Forgot Password
Pentax Camera Forums Home
 

Reply
Show Printable Version Search this Thread
02-03-2014, 01:02 PM   #1
Junior Member




Join Date: Feb 2014
Posts: 51
Light meter

Just wondering if I would get use from a hand held light meter or if the one in my Kx is sufficient? I got one as a gift and I don't know if I should try it out, or possibly hurt the giver's feelings by returning it.

02-03-2014, 01:26 PM   #2
Moderator PEG Judges
Kerrowdown's Avatar

Join Date: Aug 2008
Location: Highlands of Scotland.
Photos: Gallery
Posts: 32,662
If it can measure incident light i.e. light falling on the camera, give it a try as most cameras are working on reflected light off the subject.
02-03-2014, 01:26 PM   #3
Inactive Account




Join Date: Dec 2008
Location: North Carolina
Photos: Albums
Posts: 1,720
Which one did you get?

If it is capable of flash it can be great for setting up off camera flash.

For standard light the light meter in the camera is sufficient. However, a handheld meter can be a great learning tool and let you dissect the lighting of a scene before you pick up the camera.
02-03-2014, 02:27 PM   #4
Senior Member




Join Date: Aug 2013
Photos: Albums
Posts: 112
I have a decades old Gossen Luna Pro SBC and an even older Luna pro. Both are accurate and in the case of the SBC, read the exposure better than my Pentax K100DS or Nikon. They have been great learning tools and also allow me to use cameras that have no meter with great success. By all means, give your meter a thorough workout and I think you will be pleased!

02-03-2014, 03:10 PM   #5
Site Supporter
stevebrot's Avatar

Join Date: Mar 2007
Location: Vancouver (USA)
Photos: Gallery | Albums
Posts: 27,415
As noted above, a hand-held meter may be more appropriate for many subjects than the one built into your camera. To summarize the points made above and maybe add a few:
  • If it supports incident measurement (measures the light striking the subject), that allows for a much better estimate of exposure for many difficult subjects such as birds in flight, snow/beach scenes and many other cases where even the best in-camera meter will yield poor exposure
  • If it supports flash metering, you will be far ahead for setups using multiple off-camera flashes
  • Many hand-held meters feature very high sensitivity (-10 EV or lower) and are superior for low-light metering
  • If you are able to meter close to the subject, a hand-held meter can be used to measure the reflected light off the various parts of the subject and allow you to place exposure to that suit your visualization of the final image
In short, it can be a valuable tool.


Steve
02-03-2014, 06:29 PM   #6
Pentaxian




Join Date: Apr 2007
Location: Oklahoma USA
Posts: 1,502
QuoteOriginally posted by TraciA Quote
Just wondering if I would get use from a hand held light meter or if the one in my Kx is sufficient? I got one as a gift and I don't know if I should try it out, or possibly hurt the giver's feelings by returning it.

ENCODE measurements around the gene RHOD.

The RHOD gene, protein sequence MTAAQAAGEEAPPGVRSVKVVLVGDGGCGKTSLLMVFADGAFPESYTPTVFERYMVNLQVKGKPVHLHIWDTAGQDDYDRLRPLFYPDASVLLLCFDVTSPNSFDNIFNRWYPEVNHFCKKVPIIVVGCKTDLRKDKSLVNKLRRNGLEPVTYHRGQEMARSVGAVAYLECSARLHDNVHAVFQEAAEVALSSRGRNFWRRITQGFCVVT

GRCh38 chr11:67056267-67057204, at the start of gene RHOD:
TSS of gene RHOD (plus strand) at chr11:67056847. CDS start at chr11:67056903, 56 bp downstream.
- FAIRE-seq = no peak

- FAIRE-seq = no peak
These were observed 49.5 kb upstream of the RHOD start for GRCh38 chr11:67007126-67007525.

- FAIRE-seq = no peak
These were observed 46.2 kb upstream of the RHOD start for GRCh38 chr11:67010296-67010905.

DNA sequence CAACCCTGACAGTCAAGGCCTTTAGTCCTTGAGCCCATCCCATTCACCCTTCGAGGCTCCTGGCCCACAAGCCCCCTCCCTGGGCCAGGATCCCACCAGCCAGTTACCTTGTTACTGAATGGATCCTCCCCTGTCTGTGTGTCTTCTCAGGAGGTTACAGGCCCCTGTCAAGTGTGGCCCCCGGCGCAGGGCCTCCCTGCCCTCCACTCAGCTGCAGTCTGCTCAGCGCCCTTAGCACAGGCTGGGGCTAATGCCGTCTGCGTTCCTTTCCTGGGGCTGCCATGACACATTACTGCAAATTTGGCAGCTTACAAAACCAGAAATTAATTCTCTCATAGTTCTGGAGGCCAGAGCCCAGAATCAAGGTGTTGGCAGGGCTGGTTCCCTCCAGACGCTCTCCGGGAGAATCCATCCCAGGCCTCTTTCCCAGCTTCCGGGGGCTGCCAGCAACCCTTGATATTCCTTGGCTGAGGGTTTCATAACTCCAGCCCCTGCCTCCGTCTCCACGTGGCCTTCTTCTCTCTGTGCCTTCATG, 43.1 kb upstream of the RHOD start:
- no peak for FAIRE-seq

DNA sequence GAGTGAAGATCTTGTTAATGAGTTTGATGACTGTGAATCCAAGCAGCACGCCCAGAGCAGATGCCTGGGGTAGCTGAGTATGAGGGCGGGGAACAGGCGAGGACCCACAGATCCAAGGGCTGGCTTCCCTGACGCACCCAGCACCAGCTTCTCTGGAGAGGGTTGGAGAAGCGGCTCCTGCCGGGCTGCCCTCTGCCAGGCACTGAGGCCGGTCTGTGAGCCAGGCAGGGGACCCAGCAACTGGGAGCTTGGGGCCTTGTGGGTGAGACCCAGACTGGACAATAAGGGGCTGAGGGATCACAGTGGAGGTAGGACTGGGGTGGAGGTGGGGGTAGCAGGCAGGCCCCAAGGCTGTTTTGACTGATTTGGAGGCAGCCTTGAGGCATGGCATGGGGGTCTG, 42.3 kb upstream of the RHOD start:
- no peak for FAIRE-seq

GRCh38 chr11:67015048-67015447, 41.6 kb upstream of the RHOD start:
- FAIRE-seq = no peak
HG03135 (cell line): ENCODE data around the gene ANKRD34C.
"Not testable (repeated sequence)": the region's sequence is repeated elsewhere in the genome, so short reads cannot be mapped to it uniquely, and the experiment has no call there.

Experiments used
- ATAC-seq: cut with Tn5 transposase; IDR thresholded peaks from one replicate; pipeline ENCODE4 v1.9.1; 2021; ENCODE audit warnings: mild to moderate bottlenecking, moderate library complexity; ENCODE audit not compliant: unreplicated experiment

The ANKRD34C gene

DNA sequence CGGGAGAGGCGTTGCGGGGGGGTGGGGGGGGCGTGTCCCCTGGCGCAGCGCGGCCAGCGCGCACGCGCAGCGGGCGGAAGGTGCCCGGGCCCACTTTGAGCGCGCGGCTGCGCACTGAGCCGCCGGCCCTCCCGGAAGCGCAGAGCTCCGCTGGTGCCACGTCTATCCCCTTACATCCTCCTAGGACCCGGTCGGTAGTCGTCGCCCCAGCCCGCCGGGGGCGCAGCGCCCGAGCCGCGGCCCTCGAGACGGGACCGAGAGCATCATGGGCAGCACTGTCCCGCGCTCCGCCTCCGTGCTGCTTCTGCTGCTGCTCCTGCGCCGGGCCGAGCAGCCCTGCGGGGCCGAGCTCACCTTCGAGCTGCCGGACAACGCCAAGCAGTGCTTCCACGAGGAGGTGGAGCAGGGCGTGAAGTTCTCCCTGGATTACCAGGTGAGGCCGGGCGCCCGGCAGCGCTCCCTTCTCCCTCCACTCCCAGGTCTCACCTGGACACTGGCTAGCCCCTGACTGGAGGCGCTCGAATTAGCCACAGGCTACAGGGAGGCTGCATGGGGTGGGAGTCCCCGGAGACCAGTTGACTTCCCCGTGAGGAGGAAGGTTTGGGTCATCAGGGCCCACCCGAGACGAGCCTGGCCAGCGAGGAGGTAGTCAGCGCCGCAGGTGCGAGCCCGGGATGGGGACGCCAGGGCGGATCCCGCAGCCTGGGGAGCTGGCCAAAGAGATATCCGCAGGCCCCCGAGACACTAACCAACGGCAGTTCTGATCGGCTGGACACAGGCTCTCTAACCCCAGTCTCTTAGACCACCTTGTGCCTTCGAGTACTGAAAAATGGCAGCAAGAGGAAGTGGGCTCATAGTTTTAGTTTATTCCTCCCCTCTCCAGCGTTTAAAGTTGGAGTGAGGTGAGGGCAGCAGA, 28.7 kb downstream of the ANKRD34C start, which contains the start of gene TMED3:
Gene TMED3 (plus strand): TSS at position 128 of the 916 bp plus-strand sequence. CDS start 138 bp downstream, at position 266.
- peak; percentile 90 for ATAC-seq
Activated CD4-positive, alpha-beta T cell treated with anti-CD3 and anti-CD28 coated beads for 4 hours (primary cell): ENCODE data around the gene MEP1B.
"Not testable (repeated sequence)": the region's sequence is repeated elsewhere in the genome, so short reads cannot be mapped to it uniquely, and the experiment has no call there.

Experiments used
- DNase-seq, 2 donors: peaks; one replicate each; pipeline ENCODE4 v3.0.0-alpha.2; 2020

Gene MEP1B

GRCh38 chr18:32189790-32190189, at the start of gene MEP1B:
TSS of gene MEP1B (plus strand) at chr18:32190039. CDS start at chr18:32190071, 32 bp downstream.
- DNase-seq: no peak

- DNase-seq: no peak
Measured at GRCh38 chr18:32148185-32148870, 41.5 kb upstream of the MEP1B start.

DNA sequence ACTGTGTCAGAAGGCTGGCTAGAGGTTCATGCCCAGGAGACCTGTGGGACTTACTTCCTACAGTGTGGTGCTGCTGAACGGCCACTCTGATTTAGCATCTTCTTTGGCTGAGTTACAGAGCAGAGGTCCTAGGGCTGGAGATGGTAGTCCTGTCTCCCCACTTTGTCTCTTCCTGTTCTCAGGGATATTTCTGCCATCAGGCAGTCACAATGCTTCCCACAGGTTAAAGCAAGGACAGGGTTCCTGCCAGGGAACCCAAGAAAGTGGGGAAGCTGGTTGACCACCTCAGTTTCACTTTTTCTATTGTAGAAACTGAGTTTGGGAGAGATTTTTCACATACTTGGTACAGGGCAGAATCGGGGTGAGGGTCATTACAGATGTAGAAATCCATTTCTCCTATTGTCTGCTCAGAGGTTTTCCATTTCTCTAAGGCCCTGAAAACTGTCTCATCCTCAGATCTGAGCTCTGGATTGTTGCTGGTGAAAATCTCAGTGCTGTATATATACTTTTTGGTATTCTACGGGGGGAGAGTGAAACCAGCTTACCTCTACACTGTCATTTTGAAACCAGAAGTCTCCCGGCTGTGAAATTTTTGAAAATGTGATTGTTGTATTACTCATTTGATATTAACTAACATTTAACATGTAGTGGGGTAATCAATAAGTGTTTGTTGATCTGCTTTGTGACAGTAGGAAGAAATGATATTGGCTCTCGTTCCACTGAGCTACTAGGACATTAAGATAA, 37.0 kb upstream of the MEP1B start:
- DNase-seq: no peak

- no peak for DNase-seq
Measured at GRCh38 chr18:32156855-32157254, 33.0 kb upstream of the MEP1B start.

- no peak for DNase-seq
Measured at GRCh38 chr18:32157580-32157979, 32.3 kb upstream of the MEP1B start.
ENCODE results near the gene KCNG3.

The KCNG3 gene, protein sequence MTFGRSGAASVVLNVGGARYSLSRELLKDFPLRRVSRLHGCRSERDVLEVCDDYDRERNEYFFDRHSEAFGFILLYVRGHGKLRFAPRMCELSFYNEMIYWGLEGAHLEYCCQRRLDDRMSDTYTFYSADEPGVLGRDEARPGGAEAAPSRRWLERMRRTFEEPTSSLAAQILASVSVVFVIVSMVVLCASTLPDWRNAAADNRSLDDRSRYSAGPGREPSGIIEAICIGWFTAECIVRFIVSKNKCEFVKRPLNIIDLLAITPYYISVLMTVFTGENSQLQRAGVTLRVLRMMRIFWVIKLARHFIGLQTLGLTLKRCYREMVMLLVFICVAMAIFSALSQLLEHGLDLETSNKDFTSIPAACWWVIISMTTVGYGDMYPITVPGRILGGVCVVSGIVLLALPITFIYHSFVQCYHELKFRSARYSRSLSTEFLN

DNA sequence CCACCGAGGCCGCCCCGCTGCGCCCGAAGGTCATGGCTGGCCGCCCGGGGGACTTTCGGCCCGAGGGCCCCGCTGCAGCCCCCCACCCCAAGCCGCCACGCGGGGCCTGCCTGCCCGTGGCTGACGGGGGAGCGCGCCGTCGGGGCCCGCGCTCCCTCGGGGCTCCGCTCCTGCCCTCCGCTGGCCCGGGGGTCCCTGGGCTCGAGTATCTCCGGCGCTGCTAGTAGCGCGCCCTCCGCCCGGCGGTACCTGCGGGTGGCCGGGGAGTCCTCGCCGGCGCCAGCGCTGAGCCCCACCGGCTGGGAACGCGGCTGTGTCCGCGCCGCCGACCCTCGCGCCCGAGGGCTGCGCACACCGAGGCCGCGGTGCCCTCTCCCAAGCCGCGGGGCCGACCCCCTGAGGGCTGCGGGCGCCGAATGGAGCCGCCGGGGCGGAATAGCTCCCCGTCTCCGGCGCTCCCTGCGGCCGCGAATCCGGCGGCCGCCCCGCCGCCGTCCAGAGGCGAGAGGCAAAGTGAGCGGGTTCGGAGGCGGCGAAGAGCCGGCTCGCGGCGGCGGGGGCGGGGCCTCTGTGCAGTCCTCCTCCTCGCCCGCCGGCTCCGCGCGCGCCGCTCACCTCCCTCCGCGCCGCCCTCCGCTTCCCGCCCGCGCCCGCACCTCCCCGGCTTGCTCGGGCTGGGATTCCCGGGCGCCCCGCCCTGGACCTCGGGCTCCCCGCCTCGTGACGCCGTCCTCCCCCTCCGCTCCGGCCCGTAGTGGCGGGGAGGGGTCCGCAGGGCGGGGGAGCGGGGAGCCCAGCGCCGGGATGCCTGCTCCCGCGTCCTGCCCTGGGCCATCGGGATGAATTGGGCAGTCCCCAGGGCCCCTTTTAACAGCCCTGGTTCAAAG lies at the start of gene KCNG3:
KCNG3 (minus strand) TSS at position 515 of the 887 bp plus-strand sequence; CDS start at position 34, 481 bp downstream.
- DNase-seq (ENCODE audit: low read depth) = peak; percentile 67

You should state what model the meter is. I've had a couple of exposure meters, include a Sekonic L398 reflected/incident, but have never had a flash meter. Honestly I never benefited from the incident capability, and for reflective readings cameras are almost always better, except possibly for spot meters that let you preview the area being measured.

A flash meter and/or incident meter could be useful for studio lighting, if you're interested in that.

In terms of typical uses, my experience has been that it's faster and easier to trust the camera meter, check the histogram, and adjust accordingly, than to carry and use an external meter.
02-04-2014, 12:27 AM   #7
Veteran Member
adwb's Avatar

Join Date: Sep 2009
Location: Bristol UK
Photos: Gallery
Posts: 1,632
Regardless of brand I would suggest you have a look at the Seconic website Sekonic > Classroom > Webinars where three are loads of videos on using metered outdoor for ambient and flash as well as studio lighting and showing the advantages to using a meter vs the built in camera one
02-04-2014, 04:19 AM   #8
Junior Member
Robot camera's Avatar

Join Date: Mar 2013
Location: Milton Keynes, Buckinghamshire
Posts: 27
I agree completely with those who have said that a meter with an incident light mode is most useful. Just walking around with it and observing the reading will teach you much. For example, take a reading from by your window, then move back into the room, taking readings as you go and keeping the meter pointed at the window.(AKA your light source) If the meter only takes reflected light readings, then measure off your hand.

At every place you take a reading from the window, turn the meter in the opposite direction and take another reading. Observe how many stops difference there is at each position between the two readings. Take notes as you go.

You will find that there is a discrepancy between the readings the camera gives you and the readings that the meter gives you. This is quite normal. You may find that a simple adjustment of the meter's ISO setting , or ASA if it is an old meter, will calibrate one to the other. Remember that the meter always takes in the same angle of view, unlike the meter in your camera.

When I used Minolta manual focus cameras I found that setting the camera's ASA dial to a third of a stop higher than the film speed gave me better exposures on slide film. At the speed on the film box I found that lots of exposures were 'thin', just a little overexposed. I think the cameras were calibrated more for colour negative film. It's often said that black and white negative film is best exposed with the camera's meter set to a stop more than the rated speed, to compensate for the way cameras with TTL metering are calibrated. It seems to work. By the way, my K20D is set to give plus half a stop exposure compensation at all times with AF lenses, but with the two Adaptall 2 lenses I have no compensation is necessary. Works for me.

02-04-2014, 05:05 AM   #9
Senior Member




Join Date: Feb 2013
Photos: Gallery
Posts: 181
QuoteOriginally posted by kerrowdown Quote
If it can measure incident light i.e. light falling on the camera, give it a try as most cameras are working on reflected light off the subject.
Incident light is light falling on the subject with the meter pointing towards the camera I think. Somebody please correct me if I'm wrong.